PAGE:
Postcolonial theories: the universal and the particular Thus, the lived experience of colonialism, of imperialism, and of marginalization presents a challenge to both universalism and relativism. Dipesh Chakrabarty famously wrote of the strategy of provincializing Europe as a postcolonial resistance to both Eurocentrism (universalism) and nativism (relativism). The experience of suffering demands that something rather than nothing be done. Yet the response to oppression needs to avoid becoming a new kind of fixed universalism. So while the generalizing of suffering under the name subaltern, for example, may have a role to play in resisting oppression, such a strategy maintains the universal and, therefore, risks further silencing. So it is that particular circumstances are needed to counter the imperialistic tendency of the universal.
The Martinican psychiatrist, revolutionary, and philosopher, Frantz Fanon, provides an example of negotiating the violence of the universal from within the context of the particular, without resorting to a universalization of the particular. He was scathing of the violence perpetrated by European colonialism. Epistemological, territorial/political, and cultural violence was the result, Fanon believed, of the presumed universalism of European humanism – and its will to impose itself on “every corner of the globe” (2001). He advocated for, and participated in, anticolonial struggle. But he was unambiguous in his warning that a resort to nativism represents a capitulation to colonialism. Nationalism would commit the same crimes as Eurocentrism. Moreover, despite his withering critique of Europe, Fanon did not outright reject all it had to offer. In regard to humanism, Fanon called for a rejection of its European universalism while struggling to find a new humanism out of the ruin of the anticolonial struggle. This move is a negotiation between the call of the universal (humanism) and the demands of the particular (cultural difference).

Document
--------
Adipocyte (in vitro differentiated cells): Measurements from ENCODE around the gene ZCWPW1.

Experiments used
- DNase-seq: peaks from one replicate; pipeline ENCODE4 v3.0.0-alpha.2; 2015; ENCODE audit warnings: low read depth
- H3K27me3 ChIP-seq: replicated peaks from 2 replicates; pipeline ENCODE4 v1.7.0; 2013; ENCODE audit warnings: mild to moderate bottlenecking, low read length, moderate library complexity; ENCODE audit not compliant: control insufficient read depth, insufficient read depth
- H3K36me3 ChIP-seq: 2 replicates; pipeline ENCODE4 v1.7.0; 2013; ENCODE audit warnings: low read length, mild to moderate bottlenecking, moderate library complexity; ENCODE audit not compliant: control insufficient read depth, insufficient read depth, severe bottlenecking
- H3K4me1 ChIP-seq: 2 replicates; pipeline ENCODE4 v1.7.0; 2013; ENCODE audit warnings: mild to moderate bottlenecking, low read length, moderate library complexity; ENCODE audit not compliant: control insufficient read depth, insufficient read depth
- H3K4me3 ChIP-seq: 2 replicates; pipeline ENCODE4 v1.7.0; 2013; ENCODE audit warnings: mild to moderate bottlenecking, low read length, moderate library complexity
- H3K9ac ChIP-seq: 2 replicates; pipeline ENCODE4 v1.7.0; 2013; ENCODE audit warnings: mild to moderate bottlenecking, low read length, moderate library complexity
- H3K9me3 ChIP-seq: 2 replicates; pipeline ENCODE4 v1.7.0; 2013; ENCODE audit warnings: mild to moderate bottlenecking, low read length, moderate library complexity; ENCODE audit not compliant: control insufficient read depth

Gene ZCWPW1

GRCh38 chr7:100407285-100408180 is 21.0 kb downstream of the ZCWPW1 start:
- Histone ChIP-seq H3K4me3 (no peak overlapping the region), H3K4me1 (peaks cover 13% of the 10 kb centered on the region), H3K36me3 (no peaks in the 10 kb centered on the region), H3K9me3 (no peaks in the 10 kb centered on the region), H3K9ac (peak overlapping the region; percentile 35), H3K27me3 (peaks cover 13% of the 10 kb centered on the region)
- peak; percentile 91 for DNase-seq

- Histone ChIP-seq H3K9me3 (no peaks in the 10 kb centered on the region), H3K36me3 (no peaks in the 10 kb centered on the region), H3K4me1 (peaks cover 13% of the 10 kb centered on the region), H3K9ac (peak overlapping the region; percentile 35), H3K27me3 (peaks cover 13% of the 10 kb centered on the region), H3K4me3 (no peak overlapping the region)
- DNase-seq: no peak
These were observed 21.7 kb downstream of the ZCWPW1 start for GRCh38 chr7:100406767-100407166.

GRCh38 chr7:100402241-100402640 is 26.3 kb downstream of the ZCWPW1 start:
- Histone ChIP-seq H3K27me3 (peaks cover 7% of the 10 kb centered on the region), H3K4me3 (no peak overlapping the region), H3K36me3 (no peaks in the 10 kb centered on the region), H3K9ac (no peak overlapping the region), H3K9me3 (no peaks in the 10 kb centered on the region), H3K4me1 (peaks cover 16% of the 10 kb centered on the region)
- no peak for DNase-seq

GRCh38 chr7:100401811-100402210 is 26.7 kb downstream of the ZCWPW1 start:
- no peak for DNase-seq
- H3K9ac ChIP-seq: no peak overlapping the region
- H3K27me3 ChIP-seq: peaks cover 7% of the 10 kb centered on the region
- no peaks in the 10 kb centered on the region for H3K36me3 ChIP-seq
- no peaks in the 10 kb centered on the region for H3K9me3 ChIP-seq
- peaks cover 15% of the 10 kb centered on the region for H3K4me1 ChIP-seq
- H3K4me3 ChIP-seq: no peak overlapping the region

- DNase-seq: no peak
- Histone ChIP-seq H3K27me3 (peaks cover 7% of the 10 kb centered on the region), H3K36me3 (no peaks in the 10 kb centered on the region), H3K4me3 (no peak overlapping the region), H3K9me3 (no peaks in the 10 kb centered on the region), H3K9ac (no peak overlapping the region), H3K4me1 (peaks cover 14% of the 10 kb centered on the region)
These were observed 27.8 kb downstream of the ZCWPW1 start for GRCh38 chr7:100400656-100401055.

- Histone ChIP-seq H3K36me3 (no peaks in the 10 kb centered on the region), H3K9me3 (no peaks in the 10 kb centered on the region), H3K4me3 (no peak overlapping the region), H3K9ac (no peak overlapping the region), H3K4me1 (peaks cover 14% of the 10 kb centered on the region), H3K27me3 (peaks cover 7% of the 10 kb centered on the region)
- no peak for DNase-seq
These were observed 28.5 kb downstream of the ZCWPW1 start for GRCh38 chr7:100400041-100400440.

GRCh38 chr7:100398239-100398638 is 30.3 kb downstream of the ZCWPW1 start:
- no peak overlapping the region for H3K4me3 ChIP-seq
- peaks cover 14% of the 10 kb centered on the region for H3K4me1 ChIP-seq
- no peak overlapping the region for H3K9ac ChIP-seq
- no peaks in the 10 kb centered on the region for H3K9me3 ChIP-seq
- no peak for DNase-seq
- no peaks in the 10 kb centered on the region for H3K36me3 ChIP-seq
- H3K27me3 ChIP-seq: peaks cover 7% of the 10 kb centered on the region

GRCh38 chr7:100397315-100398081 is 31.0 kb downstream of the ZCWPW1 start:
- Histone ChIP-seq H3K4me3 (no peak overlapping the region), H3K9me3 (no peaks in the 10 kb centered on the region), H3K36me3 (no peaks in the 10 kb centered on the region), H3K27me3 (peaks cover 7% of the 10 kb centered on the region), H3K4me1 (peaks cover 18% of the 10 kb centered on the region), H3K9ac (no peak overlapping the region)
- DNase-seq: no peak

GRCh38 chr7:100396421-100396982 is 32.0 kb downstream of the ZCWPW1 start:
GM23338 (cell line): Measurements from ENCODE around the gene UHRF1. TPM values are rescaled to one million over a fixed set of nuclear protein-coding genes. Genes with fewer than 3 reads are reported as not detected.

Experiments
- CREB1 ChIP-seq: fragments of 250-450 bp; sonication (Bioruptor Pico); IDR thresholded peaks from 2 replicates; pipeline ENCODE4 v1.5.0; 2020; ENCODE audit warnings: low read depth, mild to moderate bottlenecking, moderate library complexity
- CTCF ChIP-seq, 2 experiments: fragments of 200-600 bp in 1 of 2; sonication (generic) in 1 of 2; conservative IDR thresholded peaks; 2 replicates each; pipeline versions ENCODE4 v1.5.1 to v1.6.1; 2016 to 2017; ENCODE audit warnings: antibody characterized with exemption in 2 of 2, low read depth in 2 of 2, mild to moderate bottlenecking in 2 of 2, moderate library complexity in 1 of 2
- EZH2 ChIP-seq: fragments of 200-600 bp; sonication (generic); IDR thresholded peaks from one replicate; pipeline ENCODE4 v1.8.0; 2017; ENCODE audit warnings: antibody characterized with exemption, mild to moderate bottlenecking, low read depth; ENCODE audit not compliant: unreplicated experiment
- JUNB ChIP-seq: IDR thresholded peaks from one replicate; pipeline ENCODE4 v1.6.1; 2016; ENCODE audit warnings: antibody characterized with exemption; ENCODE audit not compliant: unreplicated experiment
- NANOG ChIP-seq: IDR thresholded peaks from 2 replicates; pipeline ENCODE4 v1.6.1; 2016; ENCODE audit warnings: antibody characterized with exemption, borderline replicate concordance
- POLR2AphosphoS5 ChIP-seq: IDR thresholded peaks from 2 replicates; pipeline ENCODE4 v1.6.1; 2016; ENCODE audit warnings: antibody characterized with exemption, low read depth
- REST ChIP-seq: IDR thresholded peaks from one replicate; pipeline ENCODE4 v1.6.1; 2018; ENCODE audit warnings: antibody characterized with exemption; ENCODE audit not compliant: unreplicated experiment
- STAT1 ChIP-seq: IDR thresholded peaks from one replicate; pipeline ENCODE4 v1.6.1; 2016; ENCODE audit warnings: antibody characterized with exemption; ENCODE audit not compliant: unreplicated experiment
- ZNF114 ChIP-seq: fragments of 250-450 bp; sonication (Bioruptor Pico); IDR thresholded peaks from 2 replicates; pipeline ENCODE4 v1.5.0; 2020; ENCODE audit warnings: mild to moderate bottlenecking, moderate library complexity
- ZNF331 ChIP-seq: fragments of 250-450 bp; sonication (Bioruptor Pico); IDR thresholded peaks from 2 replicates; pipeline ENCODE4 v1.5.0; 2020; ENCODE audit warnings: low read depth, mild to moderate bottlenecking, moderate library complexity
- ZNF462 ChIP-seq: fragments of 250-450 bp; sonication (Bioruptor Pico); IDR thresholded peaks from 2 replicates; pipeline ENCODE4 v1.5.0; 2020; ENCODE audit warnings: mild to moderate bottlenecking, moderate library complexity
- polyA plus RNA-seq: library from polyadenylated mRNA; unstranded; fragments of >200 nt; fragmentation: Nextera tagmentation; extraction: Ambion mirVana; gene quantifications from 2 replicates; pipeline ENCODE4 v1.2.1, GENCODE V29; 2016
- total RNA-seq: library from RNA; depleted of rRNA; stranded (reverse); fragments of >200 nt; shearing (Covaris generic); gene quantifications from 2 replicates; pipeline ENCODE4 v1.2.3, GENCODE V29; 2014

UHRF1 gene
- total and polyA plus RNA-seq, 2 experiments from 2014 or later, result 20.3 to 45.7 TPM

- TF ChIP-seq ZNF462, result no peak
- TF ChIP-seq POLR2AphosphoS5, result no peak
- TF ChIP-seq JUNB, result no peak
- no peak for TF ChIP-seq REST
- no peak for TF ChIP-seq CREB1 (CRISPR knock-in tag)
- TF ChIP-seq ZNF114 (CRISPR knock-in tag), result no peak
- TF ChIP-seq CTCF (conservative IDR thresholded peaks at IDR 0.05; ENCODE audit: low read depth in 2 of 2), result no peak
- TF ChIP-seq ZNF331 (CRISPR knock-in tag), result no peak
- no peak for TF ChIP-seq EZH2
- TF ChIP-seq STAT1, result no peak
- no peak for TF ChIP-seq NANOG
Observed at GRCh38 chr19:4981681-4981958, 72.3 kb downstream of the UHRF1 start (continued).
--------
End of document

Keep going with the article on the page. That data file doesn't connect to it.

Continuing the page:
While abstract philosophies may wish to challenge the notion of the universal on logical grounds, it is important to understand that for postcolonial theories, it is the particular subaltern experiences that act as the imperative for an ethical response to the violences of imperialism. It is this ethico-political imperative that sees Edward Said maintain a commitment to a rearticulated humanism throughout his work and Gayatri Spivak resist following literary poststructuralism into the realm of the “purely textual.” Both Said and Spivak maintain a commitment to the kind of ethico-politics that, while not fixed, nevertheless relies on the category of the universal.